When I first began writing slash, about a year and a half ago, I
tried to improve my understanding of the genre by searching the web for
non-fiction slashy material. I found useful informational sites, entertaining essays and "rants," lists of personal peeves, writing tips, resource listings... a veritable gold-mine of information. And a large percentage of this material is devoted to the effort of making the sex in slash stories "more realistic."
This isn't too surprising. After all, most slash is written by women, who do not and cannot have any firsthand experience of m/m sex, so how else are we going to get it right if not through research? Lately, though, I've been asking myself a different question -- just how much realism do I want in my slash, anyway? As a writer, or as a reader?
Let's face it, nobody reads slash because they're looking for a nice, healthy doze of reality. We're talking about homoerotic fantasies about TV and movie characters, written mostly by straight women. If the world "escapism" didn't exist, we'd probably have to invent it, just for the purpose of describing the genre. So how real does it have to be? Do we really want to see Iolaus trudging off into the bushes to take a dump before a wild night by the campfire with Hercules? Is it charming or frustrating when Methos breaks off a clinch with Duncan to go rummaging in the bureau for KY Jelly? Is it cute or annoying when Jim gets an unexpected mouthful
of Blair's hair?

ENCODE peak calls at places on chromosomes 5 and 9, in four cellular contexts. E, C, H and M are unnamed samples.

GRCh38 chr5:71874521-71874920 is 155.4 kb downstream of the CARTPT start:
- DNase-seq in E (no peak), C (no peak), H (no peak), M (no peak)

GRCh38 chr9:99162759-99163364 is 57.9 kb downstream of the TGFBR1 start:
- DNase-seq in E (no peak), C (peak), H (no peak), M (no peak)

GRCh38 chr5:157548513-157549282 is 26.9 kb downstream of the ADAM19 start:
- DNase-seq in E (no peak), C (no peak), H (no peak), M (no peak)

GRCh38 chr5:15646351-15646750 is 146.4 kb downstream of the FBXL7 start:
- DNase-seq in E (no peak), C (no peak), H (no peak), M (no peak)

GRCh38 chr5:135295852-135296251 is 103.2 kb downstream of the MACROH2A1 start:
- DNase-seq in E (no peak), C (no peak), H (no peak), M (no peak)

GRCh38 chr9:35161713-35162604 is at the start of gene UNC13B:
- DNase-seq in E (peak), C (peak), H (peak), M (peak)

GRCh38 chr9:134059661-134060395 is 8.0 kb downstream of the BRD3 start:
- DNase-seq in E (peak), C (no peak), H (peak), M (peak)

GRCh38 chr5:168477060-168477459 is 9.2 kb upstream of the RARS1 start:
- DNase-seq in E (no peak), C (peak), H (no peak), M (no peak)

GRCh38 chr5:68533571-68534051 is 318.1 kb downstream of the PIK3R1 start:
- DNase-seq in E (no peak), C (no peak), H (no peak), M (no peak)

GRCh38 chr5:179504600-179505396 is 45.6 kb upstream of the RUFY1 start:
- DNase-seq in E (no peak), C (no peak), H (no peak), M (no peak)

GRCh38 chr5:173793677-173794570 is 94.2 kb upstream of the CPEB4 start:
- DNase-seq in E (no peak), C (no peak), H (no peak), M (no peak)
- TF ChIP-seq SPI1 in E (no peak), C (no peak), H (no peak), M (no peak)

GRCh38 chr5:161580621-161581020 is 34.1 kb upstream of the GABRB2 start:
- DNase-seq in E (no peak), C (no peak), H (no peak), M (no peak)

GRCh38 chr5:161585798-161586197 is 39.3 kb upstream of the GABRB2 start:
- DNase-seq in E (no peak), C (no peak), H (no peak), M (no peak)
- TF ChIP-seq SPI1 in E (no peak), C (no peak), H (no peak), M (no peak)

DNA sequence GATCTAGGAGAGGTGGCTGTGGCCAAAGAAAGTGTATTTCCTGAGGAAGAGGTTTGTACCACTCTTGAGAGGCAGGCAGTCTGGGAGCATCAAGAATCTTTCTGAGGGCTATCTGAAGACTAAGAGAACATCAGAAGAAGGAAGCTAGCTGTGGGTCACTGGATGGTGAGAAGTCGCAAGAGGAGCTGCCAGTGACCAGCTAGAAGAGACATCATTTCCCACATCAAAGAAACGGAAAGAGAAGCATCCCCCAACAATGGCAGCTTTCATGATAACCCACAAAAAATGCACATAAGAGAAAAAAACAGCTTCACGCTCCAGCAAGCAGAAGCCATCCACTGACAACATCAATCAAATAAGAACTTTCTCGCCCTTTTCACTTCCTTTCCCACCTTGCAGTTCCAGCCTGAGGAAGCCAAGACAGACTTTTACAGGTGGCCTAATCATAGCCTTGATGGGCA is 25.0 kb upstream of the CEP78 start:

A lot depends on the fandom, of course. Some shows, such as "Homicide" or "Oz," require a certain amoung of gritty realism in order to capture the feel of the source material. Others are so far removed from reality that just about anything seems acceptable. Greek gods and Jedi masters can bend the laws of the universe to their will; are they going to let a lack of lube keep them from a night of hot nookie? In between these two extremes there is a wide spectrum of shows that bear various degrees of resemblance to the real world. And it seems to me that a fanfic writer's goal should be not to produce a story that feels like reality, but a story that feels like the show it's based on. If you give me a well-written tale where everyone acts in character, I'm not going to care if Mulder got it up twelve times in one night, or if Autolycus forgot the olive oil.
I'm not saying that all attempts at accuracy should be thrown out the window. Even when dealing with a pure fantasy world, it's important to give the readers something solid to suspend their disbelief from. A judicious use of real-life detail can add charm, humor, and romance to a story. And I myself find that a sex scene does a lot more for me if I can visualize all the positions without snickering at the impossibility of it all. All I'm saying is, sometimes you just don't need to sweat the details.